The first year I earned $44,000. It was good money. After that, I worked at a few companies, including Telstra and Fairfax on the digital side.

I was happy plodding along and after five years at Fairfax my wife said, “What are you doing with your career?" I said, "What do you mean? We have a nice house and car? What else do you need?". She said, “I know you’re capable of more.”

She pushed me to change, so I took the opportunity to join Carsales which was just starting. It meant a pay cut and a move to Melbourne. The risk paid off.

My wife stayed in Sydney while I commuted for two years. She moved there in 2010, and in 2011 my daughter was born.

Over time, my friends would say to me there were a lot of biases and discrimination. Again, I felt that there wasn’t and I would say, “it’s all in your head!” I certainly hadn’t experienced it, maybe because I have this glass half-full belief. I still hold true to that advice.

Carsales has no place for any discrimination. I was lucky to get into a culture that embraced diversity from the get-go. Greg Roebuck, the founder of Carsales, probably unconsciously, was inclusive all along. It’s in his DNA. He employs people from all over the world. Subsequently, Cam who took over from Greg has the same attitude.

When I started, we had 50 to 100 employees. Today we have 1,200 plus. In terms of market cap, we’re in the top ASX 100 companies in Australia.

I feel discrimination exists but, more aimed at others rather than myself – particularly for women entrepreneurs and in leadership roles. This is my area of interest. I saw this with my mother. Since I had my daughter, it’s strengthened my resolve to do something about this. I want her to grow in an equal world, with opportunities based on her talent, not gender.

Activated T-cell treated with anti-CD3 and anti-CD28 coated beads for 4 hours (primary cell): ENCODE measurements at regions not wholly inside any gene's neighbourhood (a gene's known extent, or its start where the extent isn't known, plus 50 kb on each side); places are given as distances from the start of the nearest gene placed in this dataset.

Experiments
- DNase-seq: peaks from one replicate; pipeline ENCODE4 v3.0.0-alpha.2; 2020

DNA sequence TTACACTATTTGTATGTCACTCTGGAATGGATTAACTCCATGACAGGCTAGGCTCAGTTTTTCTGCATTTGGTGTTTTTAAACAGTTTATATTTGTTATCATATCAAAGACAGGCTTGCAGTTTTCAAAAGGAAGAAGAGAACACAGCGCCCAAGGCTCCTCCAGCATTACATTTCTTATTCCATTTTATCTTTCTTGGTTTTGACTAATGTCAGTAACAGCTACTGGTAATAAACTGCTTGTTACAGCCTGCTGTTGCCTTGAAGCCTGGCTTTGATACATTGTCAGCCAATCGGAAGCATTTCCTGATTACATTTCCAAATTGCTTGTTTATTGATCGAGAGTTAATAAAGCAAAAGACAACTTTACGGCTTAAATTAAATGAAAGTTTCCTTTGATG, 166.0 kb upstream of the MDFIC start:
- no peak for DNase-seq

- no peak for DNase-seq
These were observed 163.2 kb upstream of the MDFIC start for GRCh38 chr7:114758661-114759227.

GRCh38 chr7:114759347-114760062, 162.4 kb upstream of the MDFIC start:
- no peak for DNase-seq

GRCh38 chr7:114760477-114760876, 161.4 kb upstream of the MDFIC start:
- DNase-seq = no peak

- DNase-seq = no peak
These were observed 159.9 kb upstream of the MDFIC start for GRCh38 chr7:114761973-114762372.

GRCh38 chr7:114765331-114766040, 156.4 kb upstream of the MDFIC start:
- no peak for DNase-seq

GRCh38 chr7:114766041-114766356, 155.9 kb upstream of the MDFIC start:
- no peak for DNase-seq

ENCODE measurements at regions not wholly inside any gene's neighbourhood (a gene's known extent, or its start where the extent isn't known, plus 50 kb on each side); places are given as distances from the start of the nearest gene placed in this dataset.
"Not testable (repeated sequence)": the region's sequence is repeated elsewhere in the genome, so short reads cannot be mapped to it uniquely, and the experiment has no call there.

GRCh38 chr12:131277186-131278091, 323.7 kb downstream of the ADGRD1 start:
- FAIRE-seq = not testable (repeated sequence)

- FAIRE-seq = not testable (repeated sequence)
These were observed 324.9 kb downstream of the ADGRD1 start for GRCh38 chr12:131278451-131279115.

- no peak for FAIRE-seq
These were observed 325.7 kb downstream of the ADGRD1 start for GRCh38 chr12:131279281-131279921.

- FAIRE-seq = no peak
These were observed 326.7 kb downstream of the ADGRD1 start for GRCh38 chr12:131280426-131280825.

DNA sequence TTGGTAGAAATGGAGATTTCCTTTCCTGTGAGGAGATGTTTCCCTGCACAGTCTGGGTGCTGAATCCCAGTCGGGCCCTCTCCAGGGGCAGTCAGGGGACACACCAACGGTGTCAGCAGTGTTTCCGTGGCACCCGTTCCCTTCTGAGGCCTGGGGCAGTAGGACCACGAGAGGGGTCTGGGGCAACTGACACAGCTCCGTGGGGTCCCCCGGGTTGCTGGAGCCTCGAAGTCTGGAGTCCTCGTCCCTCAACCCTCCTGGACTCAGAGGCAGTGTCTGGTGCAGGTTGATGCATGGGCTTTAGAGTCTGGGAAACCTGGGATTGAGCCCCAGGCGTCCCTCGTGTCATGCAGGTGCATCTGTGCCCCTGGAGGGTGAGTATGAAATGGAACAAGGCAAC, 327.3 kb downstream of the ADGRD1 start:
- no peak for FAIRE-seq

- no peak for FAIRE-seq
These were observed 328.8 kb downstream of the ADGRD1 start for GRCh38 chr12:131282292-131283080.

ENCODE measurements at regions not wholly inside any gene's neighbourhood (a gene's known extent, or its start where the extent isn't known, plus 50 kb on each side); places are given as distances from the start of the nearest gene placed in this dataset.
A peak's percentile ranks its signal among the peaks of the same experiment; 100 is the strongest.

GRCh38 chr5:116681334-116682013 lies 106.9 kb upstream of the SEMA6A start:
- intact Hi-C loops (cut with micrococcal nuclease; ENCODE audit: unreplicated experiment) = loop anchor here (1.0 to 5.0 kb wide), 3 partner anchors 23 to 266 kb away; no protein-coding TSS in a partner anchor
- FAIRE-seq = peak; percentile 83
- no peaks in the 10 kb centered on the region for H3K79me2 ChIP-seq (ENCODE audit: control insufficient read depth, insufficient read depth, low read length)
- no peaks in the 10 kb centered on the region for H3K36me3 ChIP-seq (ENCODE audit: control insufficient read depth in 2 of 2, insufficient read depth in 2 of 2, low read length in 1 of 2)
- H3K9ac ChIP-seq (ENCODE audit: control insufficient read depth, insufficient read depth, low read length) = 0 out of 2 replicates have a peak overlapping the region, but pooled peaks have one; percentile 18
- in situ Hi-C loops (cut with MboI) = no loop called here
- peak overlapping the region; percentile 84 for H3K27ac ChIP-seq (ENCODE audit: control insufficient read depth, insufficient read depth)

Personally, I sponsor two scholarships with UTS to advance the cause of women in entrepreneurship. The goal is to develop two women and provide $25K to each. I only ask of them that when they’re up and running to pay it forward and sponsor another two.

One woman I’ve sponsored is already helping children learn coding and STEM subjects. I have signed up with UTS and am funding them to help promote entrepreneurship in schools.

At Carsales, we have a diversity inclusion committee and report regularly on issues, such as gender, not just now but looking into the future. You can’t build diversity inclusion change in a day. You have to work at it.

We have unconscious bias training and we bring in speakers into companies, both men and women. We currently have 40 percent women in senior leadership roles. Our aim is for equal representation.

Carsales has scholarships with Swinburne University to support women in technology and support computer studies in schools.

I would say to anyone who is feeling discriminated that there is no point working for a company that is not focussed on diversity and inclusion. Right now, we have a talent-strapped market – if you’re stuck, find another one. Carsales is a good one!

* Story as told to writer Emily Chantiri.

This Diversity and Inclusion series is brought to you by the ACS National Diversity and Inclusion Council (NDIC). The role of NDIC is to provide strategic advice addressing challenges related to diversity and inclusion within both ACS and the wider technology community.

Do you have a story you'd like to share? Contact us at